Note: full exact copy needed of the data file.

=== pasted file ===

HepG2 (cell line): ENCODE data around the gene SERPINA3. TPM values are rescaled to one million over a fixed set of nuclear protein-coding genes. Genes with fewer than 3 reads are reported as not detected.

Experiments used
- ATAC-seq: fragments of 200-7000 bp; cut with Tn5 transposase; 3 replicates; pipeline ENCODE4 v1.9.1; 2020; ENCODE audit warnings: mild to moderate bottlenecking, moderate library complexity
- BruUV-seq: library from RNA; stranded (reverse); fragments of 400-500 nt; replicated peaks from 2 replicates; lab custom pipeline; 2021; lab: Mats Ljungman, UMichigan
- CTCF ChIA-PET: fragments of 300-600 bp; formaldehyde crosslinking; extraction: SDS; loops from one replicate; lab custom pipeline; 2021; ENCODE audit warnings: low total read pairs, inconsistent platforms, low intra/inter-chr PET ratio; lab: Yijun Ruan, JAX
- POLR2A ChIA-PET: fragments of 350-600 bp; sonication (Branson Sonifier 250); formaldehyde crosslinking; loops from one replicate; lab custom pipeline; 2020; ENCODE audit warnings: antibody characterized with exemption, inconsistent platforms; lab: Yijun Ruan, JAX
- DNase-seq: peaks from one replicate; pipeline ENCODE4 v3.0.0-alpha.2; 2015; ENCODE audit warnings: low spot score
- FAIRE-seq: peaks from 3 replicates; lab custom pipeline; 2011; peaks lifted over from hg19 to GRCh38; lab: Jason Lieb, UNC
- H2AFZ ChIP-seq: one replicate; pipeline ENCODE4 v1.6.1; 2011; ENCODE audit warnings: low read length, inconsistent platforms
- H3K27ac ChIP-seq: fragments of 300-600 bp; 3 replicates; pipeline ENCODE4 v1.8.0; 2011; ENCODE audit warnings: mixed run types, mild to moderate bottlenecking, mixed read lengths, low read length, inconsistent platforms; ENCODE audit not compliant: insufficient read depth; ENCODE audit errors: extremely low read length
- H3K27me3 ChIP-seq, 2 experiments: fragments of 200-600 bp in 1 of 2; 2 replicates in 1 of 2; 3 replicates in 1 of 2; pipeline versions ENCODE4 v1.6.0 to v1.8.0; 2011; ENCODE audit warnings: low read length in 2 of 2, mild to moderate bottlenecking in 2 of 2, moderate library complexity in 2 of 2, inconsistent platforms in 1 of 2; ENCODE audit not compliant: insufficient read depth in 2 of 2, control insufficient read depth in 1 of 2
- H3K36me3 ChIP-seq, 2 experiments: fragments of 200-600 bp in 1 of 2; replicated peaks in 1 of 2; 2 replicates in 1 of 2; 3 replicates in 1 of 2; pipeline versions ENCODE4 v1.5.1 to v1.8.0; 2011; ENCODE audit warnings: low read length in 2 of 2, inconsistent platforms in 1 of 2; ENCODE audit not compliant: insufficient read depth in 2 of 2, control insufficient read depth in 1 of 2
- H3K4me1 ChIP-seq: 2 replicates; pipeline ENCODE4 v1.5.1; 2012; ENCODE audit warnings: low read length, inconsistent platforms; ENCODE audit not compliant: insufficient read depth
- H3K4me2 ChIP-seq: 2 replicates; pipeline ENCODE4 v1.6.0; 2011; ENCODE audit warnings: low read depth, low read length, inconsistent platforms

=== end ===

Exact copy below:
HepG2 (cell line): ENCODE data around the gene SERPINA3. TPM values are rescaled to one million over a fixed set of nuclear protein-coding genes. Genes with fewer than 3 reads are reported as not detected.

Experiments used
- ATAC-seq: fragments of 200-7000 bp; cut with Tn5 transposase; 3 replicates; pipeline ENCODE4 v1.9.1; 2020; ENCODE audit warnings: mild to moderate bottlenecking, moderate library complexity
- BruUV-seq: library from RNA; stranded (reverse); fragments of 400-500 nt; replicated peaks from 2 replicates; lab custom pipeline; 2021; lab: Mats Ljungman, UMichigan
- CTCF ChIA-PET: fragments of 300-600 bp; formaldehyde crosslinking; extraction: SDS; loops from one replicate; lab custom pipeline; 2021; ENCODE audit warnings: low total read pairs, inconsistent platforms, low intra/inter-chr PET ratio; lab: Yijun Ruan, JAX
- POLR2A ChIA-PET: fragments of 350-600 bp; sonication (Branson Sonifier 250); formaldehyde crosslinking; loops from one replicate; lab custom pipeline; 2020; ENCODE audit warnings: antibody characterized with exemption, inconsistent platforms; lab: Yijun Ruan, JAX
- DNase-seq: peaks from one replicate; pipeline ENCODE4 v3.0.0-alpha.2; 2015; ENCODE audit warnings: low spot score
- FAIRE-seq: peaks from 3 replicates; lab custom pipeline; 2011; peaks lifted over from hg19 to GRCh38; lab: Jason Lieb, UNC
- H2AFZ ChIP-seq: one replicate; pipeline ENCODE4 v1.6.1; 2011; ENCODE audit warnings: low read length, inconsistent platforms
- H3K27ac ChIP-seq: fragments of 300-600 bp; 3 replicates; pipeline ENCODE4 v1.8.0; 2011; ENCODE audit warnings: mixed run types, mild to moderate bottlenecking, mixed read lengths, low read length, inconsistent platforms; ENCODE audit not compliant: insufficient read depth; ENCODE audit errors: extremely low read length
- H3K27me3 ChIP-seq, 2 experiments: fragments of 200-600 bp in 1 of 2; 2 replicates in 1 of 2; 3 replicates in 1 of 2; pipeline versions ENCODE4 v1.6.0 to v1.8.0; 2011; ENCODE audit warnings: low read length in 2 of 2, mild to moderate bottlenecking in 2 of 2, moderate library complexity in 2 of 2, inconsistent platforms in 1 of 2; ENCODE audit not compliant: insufficient read depth in 2 of 2, control insufficient read depth in 1 of 2
- H3K36me3 ChIP-seq, 2 experiments: fragments of 200-600 bp in 1 of 2; replicated peaks in 1 of 2; 2 replicates in 1 of 2; 3 replicates in 1 of 2; pipeline versions ENCODE4 v1.5.1 to v1.8.0; 2011; ENCODE audit warnings: low read length in 2 of 2, inconsistent platforms in 1 of 2; ENCODE audit not compliant: insufficient read depth in 2 of 2, control insufficient read depth in 1 of 2
- H3K4me1 ChIP-seq: 2 replicates; pipeline ENCODE4 v1.5.1; 2012; ENCODE audit warnings: low read length, inconsistent platforms; ENCODE audit not compliant: insufficient read depth
- H3K4me2 ChIP-seq: 2 replicates; pipeline ENCODE4 v1.6.0; 2011; ENCODE audit warnings: low read depth, low read length, inconsistent platforms